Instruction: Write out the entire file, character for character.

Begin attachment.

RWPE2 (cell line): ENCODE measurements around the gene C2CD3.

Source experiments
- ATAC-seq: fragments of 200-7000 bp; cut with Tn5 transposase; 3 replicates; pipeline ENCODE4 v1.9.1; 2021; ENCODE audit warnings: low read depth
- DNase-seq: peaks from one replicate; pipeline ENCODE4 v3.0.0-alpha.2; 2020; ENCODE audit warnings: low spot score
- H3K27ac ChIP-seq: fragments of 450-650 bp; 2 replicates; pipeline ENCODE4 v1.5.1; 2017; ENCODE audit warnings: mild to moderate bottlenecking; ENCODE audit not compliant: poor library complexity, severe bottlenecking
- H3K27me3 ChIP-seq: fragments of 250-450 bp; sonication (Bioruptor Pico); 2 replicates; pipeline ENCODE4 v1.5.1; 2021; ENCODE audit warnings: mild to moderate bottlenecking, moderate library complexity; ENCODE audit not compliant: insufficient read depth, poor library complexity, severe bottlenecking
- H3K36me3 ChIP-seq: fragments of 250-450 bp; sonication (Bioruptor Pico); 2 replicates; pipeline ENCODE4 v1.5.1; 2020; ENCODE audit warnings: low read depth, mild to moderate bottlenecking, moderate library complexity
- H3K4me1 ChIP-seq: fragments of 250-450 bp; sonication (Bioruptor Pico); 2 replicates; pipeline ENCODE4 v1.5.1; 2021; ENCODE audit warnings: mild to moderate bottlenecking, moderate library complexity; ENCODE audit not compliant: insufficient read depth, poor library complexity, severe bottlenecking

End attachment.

RWPE2 (cell line): ENCODE measurements around the gene C2CD3.

Source experiments
- ATAC-seq: fragments of 200-7000 bp; cut with Tn5 transposase; 3 replicates; pipeline ENCODE4 v1.9.1; 2021; ENCODE audit warnings: low read depth
- DNase-seq: peaks from one replicate; pipeline ENCODE4 v3.0.0-alpha.2; 2020; ENCODE audit warnings: low spot score
- H3K27ac ChIP-seq: fragments of 450-650 bp; 2 replicates; pipeline ENCODE4 v1.5.1; 2017; ENCODE audit warnings: mild to moderate bottlenecking; ENCODE audit not compliant: poor library complexity, severe bottlenecking
- H3K27me3 ChIP-seq: fragments of 250-450 bp; sonication (Bioruptor Pico); 2 replicates; pipeline ENCODE4 v1.5.1; 2021; ENCODE audit warnings: mild to moderate bottlenecking, moderate library complexity; ENCODE audit not compliant: insufficient read depth, poor library complexity, severe bottlenecking
- H3K36me3 ChIP-seq: fragments of 250-450 bp; sonication (Bioruptor Pico); 2 replicates; pipeline ENCODE4 v1.5.1; 2020; ENCODE audit warnings: low read depth, mild to moderate bottlenecking, moderate library complexity
- H3K4me1 ChIP-seq: fragments of 250-450 bp; sonication (Bioruptor Pico); 2 replicates; pipeline ENCODE4 v1.5.1; 2021; ENCODE audit warnings: mild to moderate bottlenecking, moderate library complexity; ENCODE audit not compliant: insufficient read depth, poor library complexity, severe bottlenecking